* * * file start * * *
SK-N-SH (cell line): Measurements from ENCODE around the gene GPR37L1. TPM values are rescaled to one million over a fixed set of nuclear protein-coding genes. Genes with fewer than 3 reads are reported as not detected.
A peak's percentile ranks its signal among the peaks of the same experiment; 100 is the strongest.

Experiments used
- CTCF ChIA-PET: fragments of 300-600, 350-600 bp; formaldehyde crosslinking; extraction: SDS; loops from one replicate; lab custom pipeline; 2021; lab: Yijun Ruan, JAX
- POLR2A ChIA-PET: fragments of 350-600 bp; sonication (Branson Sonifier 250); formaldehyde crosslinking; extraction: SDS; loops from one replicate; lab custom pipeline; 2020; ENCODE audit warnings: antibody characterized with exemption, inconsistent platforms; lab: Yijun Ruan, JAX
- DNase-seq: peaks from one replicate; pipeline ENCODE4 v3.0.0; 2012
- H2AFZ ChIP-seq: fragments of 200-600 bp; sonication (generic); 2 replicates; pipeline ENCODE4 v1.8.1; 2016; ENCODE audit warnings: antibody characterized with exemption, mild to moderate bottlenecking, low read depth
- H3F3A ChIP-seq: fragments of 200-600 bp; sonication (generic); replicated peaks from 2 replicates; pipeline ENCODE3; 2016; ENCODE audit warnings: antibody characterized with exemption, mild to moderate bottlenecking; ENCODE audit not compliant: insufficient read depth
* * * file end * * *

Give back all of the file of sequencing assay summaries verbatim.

SK-N-SH (cell line): Measurements from ENCODE around the gene GPR37L1. TPM values are rescaled to one million over a fixed set of nuclear protein-coding genes. Genes with fewer than 3 reads are reported as not detected.
A peak's percentile ranks its signal among the peaks of the same experiment; 100 is the strongest.

Experiments used
- CTCF ChIA-PET: fragments of 300-600, 350-600 bp; formaldehyde crosslinking; extraction: SDS; loops from one replicate; lab custom pipeline; 2021; lab: Yijun Ruan, JAX
- POLR2A ChIA-PET: fragments of 350-600 bp; sonication (Branson Sonifier 250); formaldehyde crosslinking; extraction: SDS; loops from one replicate; lab custom pipeline; 2020; ENCODE audit warnings: antibody characterized with exemption, inconsistent platforms; lab: Yijun Ruan, JAX
- DNase-seq: peaks from one replicate; pipeline ENCODE4 v3.0.0; 2012
- H2AFZ ChIP-seq: fragments of 200-600 bp; sonication (generic); 2 replicates; pipeline ENCODE4 v1.8.1; 2016; ENCODE audit warnings: antibody characterized with exemption, mild to moderate bottlenecking, low read depth
- H3F3A ChIP-seq: fragments of 200-600 bp; sonication (generic); replicated peaks from 2 replicates; pipeline ENCODE3; 2016; ENCODE audit warnings: antibody characterized with exemption, mild to moderate bottlenecking; ENCODE audit not compliant: insufficient read depth